• Paul Sellers on 24 October 2016 at 6:38 pm

      It sounds as though you are quoting something I said and that I imply non adjusters are better. Not sure why any of this is said here. Also, many Bailey pattern planes are difficult to adjust mid stroke as you are suggesting. Especially is this so for beginners. I wouldn’t want what you are suggesting to be normal plane craft. Even I would find it difficult.

      • Koen Bos on 24 October 2016 at 7:14 pm

        Dear Paul,

        I misinterpreted your story a little bit. I thought you meant that planes with adjusters were inferior to planes without, but after reading the blog again I noticed this was not the case.
        The mid stroke adjusting is what I have learned at the furniture making school that I attend. That’s the way I learned to adjust my planes and that’s the way I prefer to do it.
        I enjoy the content you are making and hope I didn’t annoy you with my comment.

        Koen

  16. Pauline on 24 October 2016 at 7:01 pm

    Dear Paul,

    My name is Pauline Tanis and I am a student of the Hout en Meubel College in Rotterdam (The Netherlands) I have to post on blogs for my english teacher.
    I’ve never learnt how to install my cutting iron, so i also didn’t know you could use a hammer for that. I think you can learn a lot to people who are learning for furniture making.

    kind regards,

    Pauline Tanis

  17. Beryl Capelle on 24 October 2016 at 7:34 pm

    Haai Paul,

    I always saw my practice teacher applying this method, and it never worked for me. But after reading your blog it stimulated me to try it again. I think it is something you have to try a lot of times before it will work. Because it also can go absolutely wrong. It isn’t careful at al. So at some points I wouldn’t apply this method. I will give it a try

    Kind regards,
    Beryl

  18. Bas Moree on 24 October 2016 at 8:50 pm

    Dear Paul,

    First of all, I like your article. I like to see someone still using the old methods.
    That panel plane of yours looks very nice. I have never heard of adjusting the depth of cut by using a hammer. I think it takes a lot of practice to adjust the cutting iron very precise. But it is worth to try.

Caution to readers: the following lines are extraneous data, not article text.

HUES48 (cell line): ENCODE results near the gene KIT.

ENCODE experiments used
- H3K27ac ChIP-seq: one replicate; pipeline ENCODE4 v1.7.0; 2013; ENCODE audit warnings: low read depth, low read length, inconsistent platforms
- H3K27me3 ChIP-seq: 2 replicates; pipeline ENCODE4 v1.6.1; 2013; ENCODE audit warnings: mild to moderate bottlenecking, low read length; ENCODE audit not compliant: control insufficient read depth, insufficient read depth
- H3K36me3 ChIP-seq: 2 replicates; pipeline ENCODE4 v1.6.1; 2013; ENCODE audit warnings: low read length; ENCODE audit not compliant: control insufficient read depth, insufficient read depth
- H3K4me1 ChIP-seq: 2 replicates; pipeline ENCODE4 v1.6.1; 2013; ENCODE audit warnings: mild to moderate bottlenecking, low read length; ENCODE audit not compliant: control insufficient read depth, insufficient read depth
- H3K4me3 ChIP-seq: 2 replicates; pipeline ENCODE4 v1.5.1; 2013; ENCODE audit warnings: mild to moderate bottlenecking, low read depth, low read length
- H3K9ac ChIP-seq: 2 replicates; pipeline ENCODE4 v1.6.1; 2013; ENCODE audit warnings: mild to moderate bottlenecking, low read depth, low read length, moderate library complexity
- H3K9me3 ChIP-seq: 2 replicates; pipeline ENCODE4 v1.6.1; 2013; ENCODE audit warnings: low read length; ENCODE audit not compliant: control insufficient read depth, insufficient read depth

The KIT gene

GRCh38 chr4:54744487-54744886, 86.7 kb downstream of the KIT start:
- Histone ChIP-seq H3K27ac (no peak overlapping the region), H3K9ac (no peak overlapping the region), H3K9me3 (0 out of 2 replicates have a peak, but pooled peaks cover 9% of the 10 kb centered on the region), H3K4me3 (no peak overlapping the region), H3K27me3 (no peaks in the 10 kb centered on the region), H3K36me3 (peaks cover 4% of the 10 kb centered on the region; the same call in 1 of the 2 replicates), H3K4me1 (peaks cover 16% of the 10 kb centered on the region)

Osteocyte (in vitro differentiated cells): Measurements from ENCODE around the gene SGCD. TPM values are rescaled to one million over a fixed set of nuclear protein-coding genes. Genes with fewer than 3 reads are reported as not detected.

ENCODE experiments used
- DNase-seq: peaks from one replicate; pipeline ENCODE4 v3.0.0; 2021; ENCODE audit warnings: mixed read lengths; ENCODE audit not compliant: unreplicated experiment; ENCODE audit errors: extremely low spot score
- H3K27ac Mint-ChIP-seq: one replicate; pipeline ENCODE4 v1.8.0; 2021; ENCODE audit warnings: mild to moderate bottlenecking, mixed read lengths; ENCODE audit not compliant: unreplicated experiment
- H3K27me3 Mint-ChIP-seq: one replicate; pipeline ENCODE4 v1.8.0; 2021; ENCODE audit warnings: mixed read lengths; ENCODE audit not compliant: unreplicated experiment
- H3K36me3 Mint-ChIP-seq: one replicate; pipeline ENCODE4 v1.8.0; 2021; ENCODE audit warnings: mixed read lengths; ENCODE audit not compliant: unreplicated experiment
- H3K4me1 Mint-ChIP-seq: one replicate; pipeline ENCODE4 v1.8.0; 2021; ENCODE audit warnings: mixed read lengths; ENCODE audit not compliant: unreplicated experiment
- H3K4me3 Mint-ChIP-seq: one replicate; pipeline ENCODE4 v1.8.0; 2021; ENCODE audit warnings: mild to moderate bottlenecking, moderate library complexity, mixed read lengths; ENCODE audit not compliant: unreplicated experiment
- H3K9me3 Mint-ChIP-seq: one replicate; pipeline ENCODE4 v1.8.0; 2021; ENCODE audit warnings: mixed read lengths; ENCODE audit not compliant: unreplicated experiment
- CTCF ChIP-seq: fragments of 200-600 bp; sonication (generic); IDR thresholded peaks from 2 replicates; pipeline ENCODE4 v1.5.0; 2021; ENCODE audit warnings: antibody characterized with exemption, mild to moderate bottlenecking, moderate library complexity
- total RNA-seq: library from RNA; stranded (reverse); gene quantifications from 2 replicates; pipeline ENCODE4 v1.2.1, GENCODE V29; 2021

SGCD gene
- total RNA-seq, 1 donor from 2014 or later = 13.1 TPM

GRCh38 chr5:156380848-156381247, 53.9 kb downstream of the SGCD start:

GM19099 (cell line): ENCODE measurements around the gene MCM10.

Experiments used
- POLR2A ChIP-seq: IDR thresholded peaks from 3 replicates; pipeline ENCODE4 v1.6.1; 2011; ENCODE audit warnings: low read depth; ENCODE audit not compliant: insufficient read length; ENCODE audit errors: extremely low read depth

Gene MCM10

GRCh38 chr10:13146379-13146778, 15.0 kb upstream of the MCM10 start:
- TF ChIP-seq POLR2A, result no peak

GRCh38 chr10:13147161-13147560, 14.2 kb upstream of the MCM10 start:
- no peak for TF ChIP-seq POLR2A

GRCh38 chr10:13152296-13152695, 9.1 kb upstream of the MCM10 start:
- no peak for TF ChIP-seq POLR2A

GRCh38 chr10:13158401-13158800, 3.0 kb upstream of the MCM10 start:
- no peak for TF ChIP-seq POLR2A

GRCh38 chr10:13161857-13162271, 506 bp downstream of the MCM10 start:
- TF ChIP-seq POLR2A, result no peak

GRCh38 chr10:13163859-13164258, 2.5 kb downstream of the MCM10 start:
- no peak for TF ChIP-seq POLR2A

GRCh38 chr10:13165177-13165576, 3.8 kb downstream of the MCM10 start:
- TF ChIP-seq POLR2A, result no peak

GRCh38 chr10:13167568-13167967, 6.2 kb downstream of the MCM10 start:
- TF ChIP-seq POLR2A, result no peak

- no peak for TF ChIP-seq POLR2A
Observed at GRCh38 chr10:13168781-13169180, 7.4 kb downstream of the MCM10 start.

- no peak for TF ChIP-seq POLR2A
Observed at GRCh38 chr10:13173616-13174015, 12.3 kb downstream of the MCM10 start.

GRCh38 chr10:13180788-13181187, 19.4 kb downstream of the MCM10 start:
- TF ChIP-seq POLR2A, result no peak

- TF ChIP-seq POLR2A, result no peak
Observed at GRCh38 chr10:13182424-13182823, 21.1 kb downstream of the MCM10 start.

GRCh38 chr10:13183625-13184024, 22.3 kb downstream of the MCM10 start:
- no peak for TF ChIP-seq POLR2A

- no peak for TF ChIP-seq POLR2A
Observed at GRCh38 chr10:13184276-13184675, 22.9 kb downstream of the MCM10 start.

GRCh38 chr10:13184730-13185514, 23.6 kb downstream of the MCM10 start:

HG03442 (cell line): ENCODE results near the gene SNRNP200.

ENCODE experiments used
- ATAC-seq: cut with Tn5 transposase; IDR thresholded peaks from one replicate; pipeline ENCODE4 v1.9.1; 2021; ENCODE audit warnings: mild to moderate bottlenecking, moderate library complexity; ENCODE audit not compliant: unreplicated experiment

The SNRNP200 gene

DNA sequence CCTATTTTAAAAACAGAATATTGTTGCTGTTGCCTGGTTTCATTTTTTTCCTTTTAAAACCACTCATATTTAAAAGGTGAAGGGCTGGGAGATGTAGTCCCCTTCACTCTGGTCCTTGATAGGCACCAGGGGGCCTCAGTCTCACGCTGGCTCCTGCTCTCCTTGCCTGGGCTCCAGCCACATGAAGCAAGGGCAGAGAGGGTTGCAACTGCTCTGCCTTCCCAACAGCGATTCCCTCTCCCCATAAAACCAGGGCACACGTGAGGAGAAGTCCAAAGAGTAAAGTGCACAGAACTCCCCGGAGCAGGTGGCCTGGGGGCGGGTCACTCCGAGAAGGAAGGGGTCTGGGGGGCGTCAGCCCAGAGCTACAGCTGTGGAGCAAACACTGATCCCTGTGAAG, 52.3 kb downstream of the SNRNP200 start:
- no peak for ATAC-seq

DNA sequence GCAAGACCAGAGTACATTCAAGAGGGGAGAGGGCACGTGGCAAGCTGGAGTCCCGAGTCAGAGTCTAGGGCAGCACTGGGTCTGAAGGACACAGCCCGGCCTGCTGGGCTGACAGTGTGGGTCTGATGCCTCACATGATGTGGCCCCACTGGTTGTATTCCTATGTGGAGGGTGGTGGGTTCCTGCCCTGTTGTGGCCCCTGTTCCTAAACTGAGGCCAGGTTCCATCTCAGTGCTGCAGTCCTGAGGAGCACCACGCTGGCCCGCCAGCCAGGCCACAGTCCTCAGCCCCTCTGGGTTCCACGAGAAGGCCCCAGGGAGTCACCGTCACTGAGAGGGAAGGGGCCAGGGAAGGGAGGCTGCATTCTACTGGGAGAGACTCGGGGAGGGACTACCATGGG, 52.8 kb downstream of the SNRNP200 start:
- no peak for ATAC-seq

Thank you for the blog.

    Bas

  19. jochem on 26 October 2016 at 1:30 pm

    Hello Paul,
    My name is Jochem and I live in the Netherlands. I am studying to become a wood furniture maker at the HMC in Rotterdam. I’ve never learnt to install my steal cutting iron white a hammer. I have home a wood cutting iron. This one is really old. you need a hammer for install this cutting iron. But you hit the frond or the back site from it to make the iron tied. I like to know how you do it with a steal one.
    Kind regards,
    Jochem

  20. Samira Brussé on 27 October 2016 at 8:40 am

    Dear Paul,

    I also am one of the students from The Wood & Furniture College (Hout & Meubilerings College) in Rotterdam.

    As many of my fellow students I have never learnt to adjust my plane by using a hammer. We have learnt to use the fore knob to adjust our plane.

    If I am honest, I am not the greatest when it comes to the shaving aspect. I think that could certainly be due to also not being a star at adjusting my plane. Nevertheless I think it is very interesting to read about ways to adjust a plane.

    And maybe this technique will help me in the future!

    Kind regards,

    Samira Brussé

  21. Anna van Noppen on 27 October 2016 at 11:24 am

    Dear Paul,

    My name is Anna van Noppen and I am nineteen years old . I study Furniture maker at HMC in Rotterdam.

    Great article and pictures! I have never learnt to adjust my plane by using a hammer, such a good idea. I think your very inspiring for us as beginner furniture makers. Thanks for sharing your idea.

    Kind regards,

    Anna

  22. Rosanne on 28 October 2016 at 11:42 pm

    Hello Paul,

    My name is Rosanne and I am eighteen years old. I study furniture making at the HMC in Rotterdam. In my first year at school I had to do an exercise with my own wood planer, I found it very difficult to get nice wood curls of my piece of wood. I learned how to adjust it, and now I love working with this tool.
    Nice article, very helpful.

    Kind regards,

    Rosanne

  23. perry on 30 October 2016 at 3:39 pm

    Dear Paul,

    My name is Perry van Dam, i follow a studie to become a furniture maker in Rotterdam. The first year of our studie we have learned how to use hand tools but i have never learned to install my steal cutting iron with a hammer. Reading your story was definitely a learning experience for me.

    Kind regards

    Perry

  24. Rens de Kuyper on 31 October 2016 at 7:21 pm

    Dear Paul,

    My name is Rens de Kuyper. I am a student at the HMC in Rotterdam, The Netherlands. This kind of method of changing the position of the blade is total new to me. I never thinked like this before, I like to read stories about methods so I can use those at my own and practice with it . This one is very useful, thank you for this blog.

    Kind regards,
    Rens de Kuyper

  25. Roy on 31 October 2016 at 7:24 pm

    Dear Paul,

    My name is Roy, I am 20 years old and I am living in Heenvliet in the Netherlands. I’m studying furniture maker ate the wood and furniture college at Rotterdam. Your blog is very instructive. And I find it cool that you with craft tool works. Good luck in the future.

    Kind regards,
    Roy Snijders

  26. Marijn on 31 October 2016 at 8:57 pm

    Dear Paul,

    For me it is a new way of setting a planers blade. It’s quite interesting to see and maybe more easy to handle then the way we have learnt it. I am looking forward for asking my teacher more information about it. I will follow your blogs in the future because I think I can learn of them.
    Thank you for the information about this.

    Yours sincerely,
    Marijn Koene

  27. Brian on 1 November 2016 at 11:20 am

    Dear Paul,